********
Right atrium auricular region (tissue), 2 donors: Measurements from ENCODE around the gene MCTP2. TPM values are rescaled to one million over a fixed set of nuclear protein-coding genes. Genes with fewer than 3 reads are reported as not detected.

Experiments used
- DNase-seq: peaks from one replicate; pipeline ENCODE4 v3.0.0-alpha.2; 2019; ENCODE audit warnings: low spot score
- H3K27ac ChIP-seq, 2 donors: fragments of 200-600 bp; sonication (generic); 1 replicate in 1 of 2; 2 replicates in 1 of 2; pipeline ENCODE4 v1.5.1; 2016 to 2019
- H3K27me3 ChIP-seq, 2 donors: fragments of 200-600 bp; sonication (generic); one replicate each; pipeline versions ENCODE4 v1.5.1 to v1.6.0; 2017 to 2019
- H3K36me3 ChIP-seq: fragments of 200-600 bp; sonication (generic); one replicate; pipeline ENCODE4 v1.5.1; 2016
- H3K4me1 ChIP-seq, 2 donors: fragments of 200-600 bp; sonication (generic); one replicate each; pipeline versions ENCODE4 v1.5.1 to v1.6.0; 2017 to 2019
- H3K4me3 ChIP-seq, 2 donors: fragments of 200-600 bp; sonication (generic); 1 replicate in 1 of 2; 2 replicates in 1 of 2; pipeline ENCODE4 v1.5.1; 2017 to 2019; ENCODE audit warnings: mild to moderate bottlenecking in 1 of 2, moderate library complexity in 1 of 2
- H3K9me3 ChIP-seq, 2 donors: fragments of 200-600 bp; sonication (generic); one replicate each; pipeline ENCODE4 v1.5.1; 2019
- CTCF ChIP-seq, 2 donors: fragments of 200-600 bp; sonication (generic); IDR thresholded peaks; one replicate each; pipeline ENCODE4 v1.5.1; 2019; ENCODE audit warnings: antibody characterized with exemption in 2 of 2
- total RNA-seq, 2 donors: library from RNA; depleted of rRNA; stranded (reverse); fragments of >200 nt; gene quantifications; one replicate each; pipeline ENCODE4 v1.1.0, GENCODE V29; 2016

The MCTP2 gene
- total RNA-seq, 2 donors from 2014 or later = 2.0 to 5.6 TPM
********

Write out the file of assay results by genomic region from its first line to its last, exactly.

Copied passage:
Right atrium auricular region (tissue), 2 donors: Measurements from ENCODE around the gene MCTP2. TPM values are rescaled to one million over a fixed set of nuclear protein-coding genes. Genes with fewer than 3 reads are reported as not detected.

Experiments used
- DNase-seq: peaks from one replicate; pipeline ENCODE4 v3.0.0-alpha.2; 2019; ENCODE audit warnings: low spot score
- H3K27ac ChIP-seq, 2 donors: fragments of 200-600 bp; sonication (generic); 1 replicate in 1 of 2; 2 replicates in 1 of 2; pipeline ENCODE4 v1.5.1; 2016 to 2019
- H3K27me3 ChIP-seq, 2 donors: fragments of 200-600 bp; sonication (generic); one replicate each; pipeline versions ENCODE4 v1.5.1 to v1.6.0; 2017 to 2019
- H3K36me3 ChIP-seq: fragments of 200-600 bp; sonication (generic); one replicate; pipeline ENCODE4 v1.5.1; 2016
- H3K4me1 ChIP-seq, 2 donors: fragments of 200-600 bp; sonication (generic); one replicate each; pipeline versions ENCODE4 v1.5.1 to v1.6.0; 2017 to 2019
- H3K4me3 ChIP-seq, 2 donors: fragments of 200-600 bp; sonication (generic); 1 replicate in 1 of 2; 2 replicates in 1 of 2; pipeline ENCODE4 v1.5.1; 2017 to 2019; ENCODE audit warnings: mild to moderate bottlenecking in 1 of 2, moderate library complexity in 1 of 2
- H3K9me3 ChIP-seq, 2 donors: fragments of 200-600 bp; sonication (generic); one replicate each; pipeline ENCODE4 v1.5.1; 2019
- CTCF ChIP-seq, 2 donors: fragments of 200-600 bp; sonication (generic); IDR thresholded peaks; one replicate each; pipeline ENCODE4 v1.5.1; 2019; ENCODE audit warnings: antibody characterized with exemption in 2 of 2
- total RNA-seq, 2 donors: library from RNA; depleted of rRNA; stranded (reverse); fragments of >200 nt; gene quantifications; one replicate each; pipeline ENCODE4 v1.1.0, GENCODE V29; 2016

The MCTP2 gene
- total RNA-seq, 2 donors from 2014 or later = 2.0 to 5.6 TPM